No, conversions should not be banned but the methods of conversion need to be streamlined and regulated.

When we talk about banning conversion, it is against the rights of the individual (as is there in the political dispensation today) and also it is against the broad Indian tradition. Every individual has a right to choose which faith to practice and that is inalienable. Faith is something which every individual chooses.

Some people practice religion without any commitment to its practice. This is nominal and does not bring any substantial transformation. Purpose of different religions is ultimately to bring about a vertical elevation and not a horizontal transportation. Vertical elevation means to raise our consciousness from the external to the internal, material to spiritual, world to God. For that purpose, different religions offer different methods.

It is like climbing up a mountain having different pathways. The different pathways may have different pluses and minuses but ultimately the purpose of each pathway is to climb up the mountain. If someone just goes round and round at the bottom of the mountain, trying to pull others to one’s own path and does not focus on climbing up, then there is not benefit. Similarly, those who focus just on conversion from one religion to another religion, they are doing nothing more than a horizontal transportation, not a vertical elevation. They are not really raising the consciousness of people. Such conversion is not of much use from a spiritual perspective. They don’t benefit the person who is converting – they don’t take that person spiritually any closer to God. Of course, these conversions do have socio-cultural and political consequences that need to be considered.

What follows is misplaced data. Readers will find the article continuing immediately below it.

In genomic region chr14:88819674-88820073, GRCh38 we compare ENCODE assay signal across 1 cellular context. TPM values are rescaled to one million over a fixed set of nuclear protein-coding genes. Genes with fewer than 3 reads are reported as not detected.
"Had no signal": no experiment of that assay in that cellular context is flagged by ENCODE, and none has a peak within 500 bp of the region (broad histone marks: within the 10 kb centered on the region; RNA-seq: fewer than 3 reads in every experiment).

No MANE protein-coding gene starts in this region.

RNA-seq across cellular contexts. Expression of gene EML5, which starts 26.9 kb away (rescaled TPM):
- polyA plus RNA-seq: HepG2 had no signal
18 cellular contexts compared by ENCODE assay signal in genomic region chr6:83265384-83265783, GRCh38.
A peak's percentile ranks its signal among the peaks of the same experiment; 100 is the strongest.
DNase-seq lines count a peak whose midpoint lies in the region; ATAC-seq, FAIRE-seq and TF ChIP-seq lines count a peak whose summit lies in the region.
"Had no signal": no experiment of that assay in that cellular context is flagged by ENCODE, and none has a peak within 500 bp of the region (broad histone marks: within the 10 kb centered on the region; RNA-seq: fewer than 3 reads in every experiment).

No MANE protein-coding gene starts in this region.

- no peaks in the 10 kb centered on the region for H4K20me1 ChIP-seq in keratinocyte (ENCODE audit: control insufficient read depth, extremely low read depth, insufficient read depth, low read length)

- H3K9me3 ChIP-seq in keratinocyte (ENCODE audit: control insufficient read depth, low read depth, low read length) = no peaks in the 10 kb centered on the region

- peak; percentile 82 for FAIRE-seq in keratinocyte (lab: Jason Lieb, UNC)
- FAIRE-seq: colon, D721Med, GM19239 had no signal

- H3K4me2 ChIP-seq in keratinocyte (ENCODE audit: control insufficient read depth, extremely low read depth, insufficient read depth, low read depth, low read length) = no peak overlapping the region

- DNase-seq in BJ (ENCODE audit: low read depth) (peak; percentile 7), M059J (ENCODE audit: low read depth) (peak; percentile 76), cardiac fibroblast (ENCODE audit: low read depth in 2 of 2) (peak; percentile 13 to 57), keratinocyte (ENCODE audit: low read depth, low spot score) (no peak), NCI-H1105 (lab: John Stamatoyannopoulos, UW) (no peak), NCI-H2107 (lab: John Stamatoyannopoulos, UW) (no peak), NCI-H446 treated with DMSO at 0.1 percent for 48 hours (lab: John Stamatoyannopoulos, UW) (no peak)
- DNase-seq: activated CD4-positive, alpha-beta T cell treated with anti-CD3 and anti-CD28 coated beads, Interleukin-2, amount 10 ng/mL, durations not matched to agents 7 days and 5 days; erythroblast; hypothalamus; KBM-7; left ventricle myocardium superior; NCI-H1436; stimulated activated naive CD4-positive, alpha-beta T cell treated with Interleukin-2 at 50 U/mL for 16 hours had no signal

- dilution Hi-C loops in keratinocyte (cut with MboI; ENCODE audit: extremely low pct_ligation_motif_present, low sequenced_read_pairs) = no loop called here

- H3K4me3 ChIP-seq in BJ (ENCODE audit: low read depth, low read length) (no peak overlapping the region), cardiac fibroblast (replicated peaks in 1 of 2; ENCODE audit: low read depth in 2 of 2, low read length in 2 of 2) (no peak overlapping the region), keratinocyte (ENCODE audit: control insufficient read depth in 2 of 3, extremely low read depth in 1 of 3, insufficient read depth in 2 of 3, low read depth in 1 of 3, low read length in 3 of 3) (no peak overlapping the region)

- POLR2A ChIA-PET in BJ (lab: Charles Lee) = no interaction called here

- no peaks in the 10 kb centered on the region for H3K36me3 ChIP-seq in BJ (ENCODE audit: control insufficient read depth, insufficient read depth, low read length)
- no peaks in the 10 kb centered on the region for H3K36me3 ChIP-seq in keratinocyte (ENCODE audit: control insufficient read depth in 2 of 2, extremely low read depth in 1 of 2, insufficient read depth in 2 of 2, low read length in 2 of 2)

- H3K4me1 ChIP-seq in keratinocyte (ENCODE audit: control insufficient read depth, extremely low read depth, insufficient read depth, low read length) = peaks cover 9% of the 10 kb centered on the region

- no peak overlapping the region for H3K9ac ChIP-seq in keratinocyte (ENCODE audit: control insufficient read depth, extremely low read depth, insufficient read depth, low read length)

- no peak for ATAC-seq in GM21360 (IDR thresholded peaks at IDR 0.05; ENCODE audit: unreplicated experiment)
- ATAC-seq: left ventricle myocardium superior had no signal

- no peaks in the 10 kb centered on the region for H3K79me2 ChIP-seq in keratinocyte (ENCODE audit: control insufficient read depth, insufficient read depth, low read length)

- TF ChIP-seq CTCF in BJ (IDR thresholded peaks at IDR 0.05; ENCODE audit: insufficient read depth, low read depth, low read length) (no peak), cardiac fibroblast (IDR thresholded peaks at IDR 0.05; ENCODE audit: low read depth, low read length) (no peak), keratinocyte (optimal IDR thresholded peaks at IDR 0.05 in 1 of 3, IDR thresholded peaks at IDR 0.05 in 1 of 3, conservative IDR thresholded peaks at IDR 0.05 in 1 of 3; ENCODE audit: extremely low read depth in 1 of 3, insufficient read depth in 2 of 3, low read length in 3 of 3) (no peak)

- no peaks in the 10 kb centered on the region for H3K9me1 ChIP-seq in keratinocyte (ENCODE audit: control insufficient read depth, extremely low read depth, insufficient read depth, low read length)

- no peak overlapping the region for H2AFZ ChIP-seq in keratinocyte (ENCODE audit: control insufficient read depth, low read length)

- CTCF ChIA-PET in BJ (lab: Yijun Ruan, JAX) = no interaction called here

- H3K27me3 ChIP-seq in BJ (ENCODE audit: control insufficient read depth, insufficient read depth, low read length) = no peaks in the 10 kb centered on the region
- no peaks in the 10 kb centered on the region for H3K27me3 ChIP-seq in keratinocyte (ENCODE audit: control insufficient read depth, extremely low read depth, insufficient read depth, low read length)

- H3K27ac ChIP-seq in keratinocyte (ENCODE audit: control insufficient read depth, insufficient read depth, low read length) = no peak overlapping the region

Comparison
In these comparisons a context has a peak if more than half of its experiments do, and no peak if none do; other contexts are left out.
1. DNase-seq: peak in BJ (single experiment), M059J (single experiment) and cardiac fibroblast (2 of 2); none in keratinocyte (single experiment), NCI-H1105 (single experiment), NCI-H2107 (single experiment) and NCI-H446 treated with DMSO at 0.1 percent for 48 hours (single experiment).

Matter of faith is such a personal and intimate matter for every individual, that it cannot be legislated by the government or by any other external authority. The freedom of choice has to be given. At the end of the Bhagavad Gita (BG) also, Krishna does not give commandments, He gives choices and consequences. He says in 18.63, (vimṛśyaitad aśeṣeṇa yathecchasi tathā kuru) ‘Deliberate deeply and decide what you want to do’. The BG offers an example of a deep intellectual discussion followed by a deliberated, consciously chosen decision. Even in Hinduism today, there have been many further branches having histories of discussion and debates among them but these have never degenerated to the level of violence. Their confrontation would be intellectual and not be violent, brutal or destructive against the opponent.